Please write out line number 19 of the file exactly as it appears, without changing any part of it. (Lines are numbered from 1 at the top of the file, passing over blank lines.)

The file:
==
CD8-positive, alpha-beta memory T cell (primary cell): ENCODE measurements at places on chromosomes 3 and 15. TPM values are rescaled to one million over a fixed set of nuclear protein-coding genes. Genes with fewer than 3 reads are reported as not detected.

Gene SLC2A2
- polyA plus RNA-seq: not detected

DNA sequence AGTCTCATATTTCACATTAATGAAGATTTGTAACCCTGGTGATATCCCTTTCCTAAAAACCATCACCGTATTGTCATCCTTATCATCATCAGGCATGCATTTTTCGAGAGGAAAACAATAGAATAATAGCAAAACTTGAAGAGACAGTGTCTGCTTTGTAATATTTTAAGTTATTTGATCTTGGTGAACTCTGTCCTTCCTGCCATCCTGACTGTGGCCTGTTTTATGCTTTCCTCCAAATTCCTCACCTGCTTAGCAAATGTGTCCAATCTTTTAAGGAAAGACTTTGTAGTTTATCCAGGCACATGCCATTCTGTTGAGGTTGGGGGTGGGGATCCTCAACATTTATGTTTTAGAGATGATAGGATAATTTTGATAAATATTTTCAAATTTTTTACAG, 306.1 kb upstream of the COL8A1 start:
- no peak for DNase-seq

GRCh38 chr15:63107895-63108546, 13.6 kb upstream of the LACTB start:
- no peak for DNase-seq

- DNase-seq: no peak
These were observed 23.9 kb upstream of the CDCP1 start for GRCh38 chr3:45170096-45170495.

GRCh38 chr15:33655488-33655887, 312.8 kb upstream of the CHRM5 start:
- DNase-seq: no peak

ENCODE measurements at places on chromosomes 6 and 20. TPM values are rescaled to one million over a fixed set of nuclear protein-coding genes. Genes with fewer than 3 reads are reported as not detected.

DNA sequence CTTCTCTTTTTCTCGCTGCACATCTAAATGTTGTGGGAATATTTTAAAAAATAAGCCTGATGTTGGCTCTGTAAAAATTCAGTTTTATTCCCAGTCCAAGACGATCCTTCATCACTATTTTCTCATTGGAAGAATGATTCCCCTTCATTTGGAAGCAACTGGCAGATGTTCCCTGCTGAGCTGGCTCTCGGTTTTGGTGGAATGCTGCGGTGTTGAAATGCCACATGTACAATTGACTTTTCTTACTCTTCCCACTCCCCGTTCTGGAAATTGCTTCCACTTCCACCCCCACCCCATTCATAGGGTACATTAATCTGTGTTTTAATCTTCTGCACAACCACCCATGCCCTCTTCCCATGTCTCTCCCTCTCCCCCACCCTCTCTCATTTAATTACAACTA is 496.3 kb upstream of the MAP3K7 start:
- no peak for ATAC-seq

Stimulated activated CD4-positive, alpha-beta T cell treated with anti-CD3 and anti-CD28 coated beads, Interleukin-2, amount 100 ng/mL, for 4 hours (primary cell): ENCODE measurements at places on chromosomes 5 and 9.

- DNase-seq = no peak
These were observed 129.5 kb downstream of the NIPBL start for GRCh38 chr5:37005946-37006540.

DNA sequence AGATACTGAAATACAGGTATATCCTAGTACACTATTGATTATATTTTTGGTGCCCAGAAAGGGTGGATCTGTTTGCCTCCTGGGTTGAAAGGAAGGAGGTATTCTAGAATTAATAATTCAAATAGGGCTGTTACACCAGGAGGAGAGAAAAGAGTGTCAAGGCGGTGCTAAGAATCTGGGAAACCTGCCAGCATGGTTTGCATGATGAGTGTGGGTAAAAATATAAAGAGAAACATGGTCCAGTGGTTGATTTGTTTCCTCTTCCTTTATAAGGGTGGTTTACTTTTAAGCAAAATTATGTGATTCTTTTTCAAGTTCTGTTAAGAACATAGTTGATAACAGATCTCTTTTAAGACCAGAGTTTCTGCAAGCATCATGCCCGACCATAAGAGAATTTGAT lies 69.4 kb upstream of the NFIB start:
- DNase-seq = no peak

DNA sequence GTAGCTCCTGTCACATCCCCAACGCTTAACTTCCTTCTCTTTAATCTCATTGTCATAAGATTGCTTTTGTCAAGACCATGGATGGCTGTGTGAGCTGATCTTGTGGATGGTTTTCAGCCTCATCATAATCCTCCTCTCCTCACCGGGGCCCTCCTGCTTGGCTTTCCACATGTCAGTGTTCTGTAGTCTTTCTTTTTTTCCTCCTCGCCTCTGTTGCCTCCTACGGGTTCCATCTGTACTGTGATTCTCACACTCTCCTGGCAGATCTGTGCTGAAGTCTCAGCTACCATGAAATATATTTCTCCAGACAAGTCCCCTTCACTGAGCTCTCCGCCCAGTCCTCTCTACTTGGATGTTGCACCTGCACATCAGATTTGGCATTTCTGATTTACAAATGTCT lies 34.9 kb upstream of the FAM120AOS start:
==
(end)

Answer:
- DNase-seq = no peak